End of All Music celebrates National Record Store Day Saturday

Published 11:14 am Thursday, April 18, 2024

By Ian Sparks and Carson Waire

UM Journalism Students

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National Record Store Day is almost here. While there are a variety of obscure holidays that the average person would never pay attention to, this one is a little different. 

Saturday, April 20, marks the 16th annual celebration for this day and The End of All Music record store on the Square in Oxford is participating. 

According to Dr. Jason Cain, an integrated marketing communications professor at Ole Miss, it’s an event that appeals to both new and old customers.

“It’s not only nostalgia from the standpoint of people who grew up with vinyl but also the way these ideas are packaged and sold that makes younger people want to discover these things,” Cain said. 

Despite the majority of music consumption occurring on digital platforms, vinyl has remained a mainstay in the industry. According to the Recording Industry Association of America (RIAA), 41.3 million EPs/LPs were sold in the U.S. last year, up more than 45-fold compared to 2006 when the vinyl comeback began.

“There are some arguments about audio quality in vinyl versus other formats, which is my personal opinion and I can back this up,” Cain stated. “It’s not that vinyl has a more accurate sound reproduction it’s more that vinyl has a sound.”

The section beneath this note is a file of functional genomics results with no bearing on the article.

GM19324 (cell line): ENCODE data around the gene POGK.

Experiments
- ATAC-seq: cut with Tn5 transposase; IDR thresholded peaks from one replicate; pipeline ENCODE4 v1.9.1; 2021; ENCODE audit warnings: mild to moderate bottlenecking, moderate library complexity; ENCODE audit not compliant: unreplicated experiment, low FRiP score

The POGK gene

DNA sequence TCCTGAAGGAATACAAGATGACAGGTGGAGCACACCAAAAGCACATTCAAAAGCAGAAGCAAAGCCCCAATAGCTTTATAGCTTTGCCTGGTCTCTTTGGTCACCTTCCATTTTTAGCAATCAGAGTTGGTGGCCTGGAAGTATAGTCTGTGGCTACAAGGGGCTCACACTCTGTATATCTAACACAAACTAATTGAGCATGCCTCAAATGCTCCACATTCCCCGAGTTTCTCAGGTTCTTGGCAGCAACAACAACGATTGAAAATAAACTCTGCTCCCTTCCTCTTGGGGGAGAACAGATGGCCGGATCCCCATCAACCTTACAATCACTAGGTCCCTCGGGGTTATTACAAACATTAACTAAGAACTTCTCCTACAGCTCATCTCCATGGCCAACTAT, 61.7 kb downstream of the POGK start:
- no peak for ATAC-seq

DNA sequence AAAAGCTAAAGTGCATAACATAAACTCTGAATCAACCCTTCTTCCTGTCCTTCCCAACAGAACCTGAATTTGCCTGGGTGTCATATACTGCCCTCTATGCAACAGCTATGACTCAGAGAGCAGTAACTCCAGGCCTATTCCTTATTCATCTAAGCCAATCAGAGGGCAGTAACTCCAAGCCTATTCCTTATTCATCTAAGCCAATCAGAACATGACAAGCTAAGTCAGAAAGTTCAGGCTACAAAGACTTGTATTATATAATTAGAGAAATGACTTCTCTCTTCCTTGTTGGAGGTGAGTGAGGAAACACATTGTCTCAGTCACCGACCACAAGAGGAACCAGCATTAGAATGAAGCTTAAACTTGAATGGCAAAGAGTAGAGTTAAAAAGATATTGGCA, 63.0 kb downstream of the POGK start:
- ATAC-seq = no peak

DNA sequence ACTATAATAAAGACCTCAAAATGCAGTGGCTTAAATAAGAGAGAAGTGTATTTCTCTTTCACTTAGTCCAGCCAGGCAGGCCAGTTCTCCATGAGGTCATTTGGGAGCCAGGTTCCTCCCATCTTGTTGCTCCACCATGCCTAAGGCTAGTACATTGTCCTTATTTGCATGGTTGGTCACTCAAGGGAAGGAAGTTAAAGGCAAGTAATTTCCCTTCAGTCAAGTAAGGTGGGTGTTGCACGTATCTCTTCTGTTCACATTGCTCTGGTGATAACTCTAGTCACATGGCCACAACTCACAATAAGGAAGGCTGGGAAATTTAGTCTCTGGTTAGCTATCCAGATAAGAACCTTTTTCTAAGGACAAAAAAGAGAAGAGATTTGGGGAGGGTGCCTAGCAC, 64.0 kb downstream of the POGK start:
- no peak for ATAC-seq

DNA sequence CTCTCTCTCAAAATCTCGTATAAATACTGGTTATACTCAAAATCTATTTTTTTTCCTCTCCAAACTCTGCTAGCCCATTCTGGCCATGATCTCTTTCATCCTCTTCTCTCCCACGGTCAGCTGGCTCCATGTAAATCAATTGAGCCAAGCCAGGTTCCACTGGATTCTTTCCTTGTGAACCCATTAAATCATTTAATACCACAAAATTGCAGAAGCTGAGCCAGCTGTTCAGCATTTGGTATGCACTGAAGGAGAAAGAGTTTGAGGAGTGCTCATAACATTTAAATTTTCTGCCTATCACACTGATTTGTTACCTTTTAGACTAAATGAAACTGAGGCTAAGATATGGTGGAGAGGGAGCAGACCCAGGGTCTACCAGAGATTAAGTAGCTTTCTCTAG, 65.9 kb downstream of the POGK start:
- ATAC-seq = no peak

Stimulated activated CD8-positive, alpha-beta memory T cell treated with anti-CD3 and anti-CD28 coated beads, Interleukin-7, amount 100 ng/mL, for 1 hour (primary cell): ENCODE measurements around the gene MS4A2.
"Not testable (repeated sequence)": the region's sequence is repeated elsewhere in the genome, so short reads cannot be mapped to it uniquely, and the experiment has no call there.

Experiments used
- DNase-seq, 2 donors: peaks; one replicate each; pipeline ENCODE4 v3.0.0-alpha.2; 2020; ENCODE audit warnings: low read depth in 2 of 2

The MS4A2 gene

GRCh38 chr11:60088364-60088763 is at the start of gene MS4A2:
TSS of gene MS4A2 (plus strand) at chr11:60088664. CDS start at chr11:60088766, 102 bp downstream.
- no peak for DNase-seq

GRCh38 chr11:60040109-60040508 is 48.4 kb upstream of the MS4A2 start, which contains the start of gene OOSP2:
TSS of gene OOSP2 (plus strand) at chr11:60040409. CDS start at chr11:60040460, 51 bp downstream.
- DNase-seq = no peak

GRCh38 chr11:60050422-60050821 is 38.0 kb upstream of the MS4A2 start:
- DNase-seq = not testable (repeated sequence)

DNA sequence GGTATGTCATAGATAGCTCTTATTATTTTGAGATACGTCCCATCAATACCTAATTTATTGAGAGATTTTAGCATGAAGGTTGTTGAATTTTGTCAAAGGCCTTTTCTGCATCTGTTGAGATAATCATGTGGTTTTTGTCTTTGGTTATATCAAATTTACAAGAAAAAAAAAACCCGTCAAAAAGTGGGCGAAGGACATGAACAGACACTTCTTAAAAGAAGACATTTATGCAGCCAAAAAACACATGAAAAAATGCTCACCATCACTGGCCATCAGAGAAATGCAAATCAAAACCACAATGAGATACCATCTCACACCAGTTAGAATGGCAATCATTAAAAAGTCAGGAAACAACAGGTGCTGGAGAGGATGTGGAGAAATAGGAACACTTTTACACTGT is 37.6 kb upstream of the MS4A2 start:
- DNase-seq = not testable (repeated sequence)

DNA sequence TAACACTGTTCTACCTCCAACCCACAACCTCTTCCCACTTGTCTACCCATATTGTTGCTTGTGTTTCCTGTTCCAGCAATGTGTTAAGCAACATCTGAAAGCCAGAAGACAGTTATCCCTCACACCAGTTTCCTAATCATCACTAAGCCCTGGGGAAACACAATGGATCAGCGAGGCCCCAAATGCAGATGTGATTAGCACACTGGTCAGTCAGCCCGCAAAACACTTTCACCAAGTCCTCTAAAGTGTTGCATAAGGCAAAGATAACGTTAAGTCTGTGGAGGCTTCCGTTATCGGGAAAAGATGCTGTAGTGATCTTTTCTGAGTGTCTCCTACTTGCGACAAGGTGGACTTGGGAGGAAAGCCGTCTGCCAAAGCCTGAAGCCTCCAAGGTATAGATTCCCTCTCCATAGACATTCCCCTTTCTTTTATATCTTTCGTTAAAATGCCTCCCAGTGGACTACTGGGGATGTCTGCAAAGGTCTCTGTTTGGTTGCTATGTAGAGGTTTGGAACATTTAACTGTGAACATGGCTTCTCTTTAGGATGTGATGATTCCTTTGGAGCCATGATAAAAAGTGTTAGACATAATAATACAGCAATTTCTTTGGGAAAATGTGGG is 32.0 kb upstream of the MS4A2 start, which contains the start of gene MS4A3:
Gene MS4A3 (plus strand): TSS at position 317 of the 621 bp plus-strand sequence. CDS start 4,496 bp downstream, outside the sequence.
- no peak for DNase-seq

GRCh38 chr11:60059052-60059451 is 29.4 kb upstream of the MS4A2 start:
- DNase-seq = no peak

Not only does this holiday bring awareness to the brick-and-mortar record stores across the country, it also provides these stores with the opportunities to receive and sell exclusive versions of records from their favorite artists. According to the Oxford music store’s website, customers will find records to buy from the Rolling Stones, John Lennon, and many others. 

Purchasing hard copies of music is a different experience, according to Cain.

“The case of streaming services or digital services, if they remove digital rights, you don’t own any of that anyway,” Cain said. “If you have your Spotify playlist and someone changes a contract then all that music goes away, so you actually own the physical media at that point it’s yours. So, I think there’s a collection aspect.” 

National Record Store Day began in 2008 when a group of independent record store owners banded together to spread awareness about their passion. Household names like Metallica, Dave Grohl, and Taylor Swift have all participated in the event.  However, according to Statista, vinyl is still far away from its glory days in the 1970s, when more than 300 million LPs and EPs would be sold in a single year.